The Independence Hall Tower today stands as a recognizable symbol of both the first steps in the founding of the United States and of early efforts to preserve the cultural heritage of the nation. The Tower consists of a square masonry base, engaged on its north façade with the main block of Independence Hall, on top of which rises a wooden steeple. The steeple, designed and constructed in 1828 to recall the original wooden tower steeple, consists of a square clock level and cupola base, an octagonal cupola which serves as the Tower belfry, a smaller octagonal lantern and shingled spire section, and finally the wrought iron and sheet metal weathervane assembly at the top of the Tower. Although the Baroque/Gibbsian and Georgian architectural elements of Independence Hall and the adjoining Tower reflect mainstream English design fashions of its time, the historical events associated with the structure are more closely connected to the revolutionary beginnings of the United States. As such a powerful symbol of American historical and political events, Independence Hall and its Tower have been the focus of numerous preservation plans, including one of the first large-scale restoration projects undertaken in the rebuilding of the steeple and numerous subsequent repair and stabilization campaigns. The documentation and assessment of the Tower performed by Vertical Access was undertaken as part of a historic structure report developed in preparation for the continued preservation of the Tower’s structural, material and mechanical systems.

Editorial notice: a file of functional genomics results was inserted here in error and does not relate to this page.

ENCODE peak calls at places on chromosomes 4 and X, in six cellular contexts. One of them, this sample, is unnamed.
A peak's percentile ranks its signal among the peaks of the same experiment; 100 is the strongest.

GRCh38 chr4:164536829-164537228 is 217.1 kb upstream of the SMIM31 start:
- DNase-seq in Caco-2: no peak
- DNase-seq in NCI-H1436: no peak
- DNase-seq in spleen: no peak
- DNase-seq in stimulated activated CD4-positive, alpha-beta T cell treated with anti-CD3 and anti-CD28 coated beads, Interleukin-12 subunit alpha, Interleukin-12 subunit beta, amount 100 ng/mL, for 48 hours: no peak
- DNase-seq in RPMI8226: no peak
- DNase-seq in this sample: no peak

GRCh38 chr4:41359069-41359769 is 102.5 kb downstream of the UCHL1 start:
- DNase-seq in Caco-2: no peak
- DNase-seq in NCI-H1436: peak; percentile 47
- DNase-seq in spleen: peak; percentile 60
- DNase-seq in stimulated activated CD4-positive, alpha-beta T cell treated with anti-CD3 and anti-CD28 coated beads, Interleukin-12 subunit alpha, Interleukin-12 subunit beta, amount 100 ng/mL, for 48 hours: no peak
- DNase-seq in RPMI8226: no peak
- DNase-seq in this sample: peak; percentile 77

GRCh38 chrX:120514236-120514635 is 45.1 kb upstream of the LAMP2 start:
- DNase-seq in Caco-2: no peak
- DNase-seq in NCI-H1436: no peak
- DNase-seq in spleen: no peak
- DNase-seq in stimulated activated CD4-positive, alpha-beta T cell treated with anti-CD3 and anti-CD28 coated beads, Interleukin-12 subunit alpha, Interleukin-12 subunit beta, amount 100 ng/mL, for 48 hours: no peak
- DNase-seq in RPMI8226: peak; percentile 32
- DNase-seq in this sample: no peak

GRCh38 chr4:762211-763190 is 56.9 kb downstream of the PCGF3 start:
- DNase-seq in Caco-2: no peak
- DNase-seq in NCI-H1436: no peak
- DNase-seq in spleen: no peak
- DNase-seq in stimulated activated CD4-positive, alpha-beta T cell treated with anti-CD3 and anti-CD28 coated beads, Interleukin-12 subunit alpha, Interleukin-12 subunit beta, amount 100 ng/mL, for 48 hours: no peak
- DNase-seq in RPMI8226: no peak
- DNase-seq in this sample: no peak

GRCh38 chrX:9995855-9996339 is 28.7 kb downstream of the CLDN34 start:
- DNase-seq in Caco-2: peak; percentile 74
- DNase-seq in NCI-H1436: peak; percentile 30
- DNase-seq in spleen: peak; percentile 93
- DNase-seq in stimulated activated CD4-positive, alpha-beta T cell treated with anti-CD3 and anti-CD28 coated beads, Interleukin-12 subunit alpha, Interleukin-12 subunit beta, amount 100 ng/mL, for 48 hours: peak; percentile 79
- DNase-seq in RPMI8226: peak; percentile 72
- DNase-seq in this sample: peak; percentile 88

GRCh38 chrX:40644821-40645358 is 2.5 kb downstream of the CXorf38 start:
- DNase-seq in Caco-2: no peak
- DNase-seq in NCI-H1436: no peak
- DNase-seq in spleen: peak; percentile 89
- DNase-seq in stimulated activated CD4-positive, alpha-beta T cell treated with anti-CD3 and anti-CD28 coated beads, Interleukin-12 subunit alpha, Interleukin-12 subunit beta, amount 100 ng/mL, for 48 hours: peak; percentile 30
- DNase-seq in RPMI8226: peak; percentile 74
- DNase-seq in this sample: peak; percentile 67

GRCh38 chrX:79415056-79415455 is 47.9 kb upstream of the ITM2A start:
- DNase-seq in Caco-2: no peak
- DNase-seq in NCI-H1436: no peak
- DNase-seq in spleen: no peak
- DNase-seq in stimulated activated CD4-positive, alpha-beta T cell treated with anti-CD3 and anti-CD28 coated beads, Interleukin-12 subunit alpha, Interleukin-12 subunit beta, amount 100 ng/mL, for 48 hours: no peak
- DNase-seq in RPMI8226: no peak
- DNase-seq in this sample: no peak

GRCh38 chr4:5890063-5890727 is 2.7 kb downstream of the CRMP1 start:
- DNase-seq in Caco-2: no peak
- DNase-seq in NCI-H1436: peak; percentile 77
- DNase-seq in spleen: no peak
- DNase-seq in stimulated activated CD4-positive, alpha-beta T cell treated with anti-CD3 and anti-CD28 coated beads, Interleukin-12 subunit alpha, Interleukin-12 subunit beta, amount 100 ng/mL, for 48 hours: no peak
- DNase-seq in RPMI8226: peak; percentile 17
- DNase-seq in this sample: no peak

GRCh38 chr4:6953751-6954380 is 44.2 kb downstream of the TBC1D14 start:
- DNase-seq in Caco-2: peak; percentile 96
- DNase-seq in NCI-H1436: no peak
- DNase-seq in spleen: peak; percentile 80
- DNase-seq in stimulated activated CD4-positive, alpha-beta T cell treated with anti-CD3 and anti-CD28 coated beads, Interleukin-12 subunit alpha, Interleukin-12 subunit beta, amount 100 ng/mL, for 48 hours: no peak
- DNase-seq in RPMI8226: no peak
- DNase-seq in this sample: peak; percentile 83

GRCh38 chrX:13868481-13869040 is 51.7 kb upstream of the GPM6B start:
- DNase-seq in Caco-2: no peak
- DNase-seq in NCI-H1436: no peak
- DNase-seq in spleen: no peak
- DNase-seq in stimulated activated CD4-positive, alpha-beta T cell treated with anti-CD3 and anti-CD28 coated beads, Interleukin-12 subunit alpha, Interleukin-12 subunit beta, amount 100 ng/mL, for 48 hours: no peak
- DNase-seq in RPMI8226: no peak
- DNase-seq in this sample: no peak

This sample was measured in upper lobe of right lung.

Scope of work
- Investigated and documented existing condition of exterior masonry, wood and metals at tower base and steeple.
- Provided live-feed video to project team during inspection of exterior envelope.
- Procured mortar, paint and sealant samples for analysis by others.
- Edmund Woolley and Ebenezer Tomlinson
(Tower base, completed 1753)
- William Strickland
(steeple, completed 1828)
- National Park Service